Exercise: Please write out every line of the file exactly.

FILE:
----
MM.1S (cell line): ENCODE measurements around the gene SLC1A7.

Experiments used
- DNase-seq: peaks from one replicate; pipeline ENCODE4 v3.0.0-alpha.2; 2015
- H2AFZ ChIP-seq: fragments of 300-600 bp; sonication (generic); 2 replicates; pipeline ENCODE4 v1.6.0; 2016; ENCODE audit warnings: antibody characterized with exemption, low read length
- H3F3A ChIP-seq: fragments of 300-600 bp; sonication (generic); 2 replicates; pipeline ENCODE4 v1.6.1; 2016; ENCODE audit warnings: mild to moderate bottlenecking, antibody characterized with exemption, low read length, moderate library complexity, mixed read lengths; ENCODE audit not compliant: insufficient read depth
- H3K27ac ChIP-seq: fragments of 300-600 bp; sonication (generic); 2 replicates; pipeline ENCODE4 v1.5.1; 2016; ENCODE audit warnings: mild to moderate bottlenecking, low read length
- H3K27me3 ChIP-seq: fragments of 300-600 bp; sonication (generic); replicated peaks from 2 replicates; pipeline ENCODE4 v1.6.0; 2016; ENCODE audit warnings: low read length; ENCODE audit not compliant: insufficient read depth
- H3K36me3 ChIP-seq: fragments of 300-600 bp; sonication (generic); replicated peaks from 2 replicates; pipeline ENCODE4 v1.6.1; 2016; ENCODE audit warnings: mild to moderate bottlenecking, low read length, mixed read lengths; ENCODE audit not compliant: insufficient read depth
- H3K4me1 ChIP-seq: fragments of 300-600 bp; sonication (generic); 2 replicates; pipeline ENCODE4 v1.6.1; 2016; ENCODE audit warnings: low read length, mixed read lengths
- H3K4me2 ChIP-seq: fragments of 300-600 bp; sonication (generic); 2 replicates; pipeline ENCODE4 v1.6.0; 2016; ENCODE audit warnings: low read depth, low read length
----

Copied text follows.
MM.1S (cell line): ENCODE measurements around the gene SLC1A7.

Experiments used
- DNase-seq: peaks from one replicate; pipeline ENCODE4 v3.0.0-alpha.2; 2015
- H2AFZ ChIP-seq: fragments of 300-600 bp; sonication (generic); 2 replicates; pipeline ENCODE4 v1.6.0; 2016; ENCODE audit warnings: antibody characterized with exemption, low read length
- H3F3A ChIP-seq: fragments of 300-600 bp; sonication (generic); 2 replicates; pipeline ENCODE4 v1.6.1; 2016; ENCODE audit warnings: mild to moderate bottlenecking, antibody characterized with exemption, low read length, moderate library complexity, mixed read lengths; ENCODE audit not compliant: insufficient read depth
- H3K27ac ChIP-seq: fragments of 300-600 bp; sonication (generic); 2 replicates; pipeline ENCODE4 v1.5.1; 2016; ENCODE audit warnings: mild to moderate bottlenecking, low read length
- H3K27me3 ChIP-seq: fragments of 300-600 bp; sonication (generic); replicated peaks from 2 replicates; pipeline ENCODE4 v1.6.0; 2016; ENCODE audit warnings: low read length; ENCODE audit not compliant: insufficient read depth
- H3K36me3 ChIP-seq: fragments of 300-600 bp; sonication (generic); replicated peaks from 2 replicates; pipeline ENCODE4 v1.6.1; 2016; ENCODE audit warnings: mild to moderate bottlenecking, low read length, mixed read lengths; ENCODE audit not compliant: insufficient read depth
- H3K4me1 ChIP-seq: fragments of 300-600 bp; sonication (generic); 2 replicates; pipeline ENCODE4 v1.6.1; 2016; ENCODE audit warnings: low read length, mixed read lengths
- H3K4me2 ChIP-seq: fragments of 300-600 bp; sonication (generic); 2 replicates; pipeline ENCODE4 v1.6.0; 2016; ENCODE audit warnings: low read depth, low read length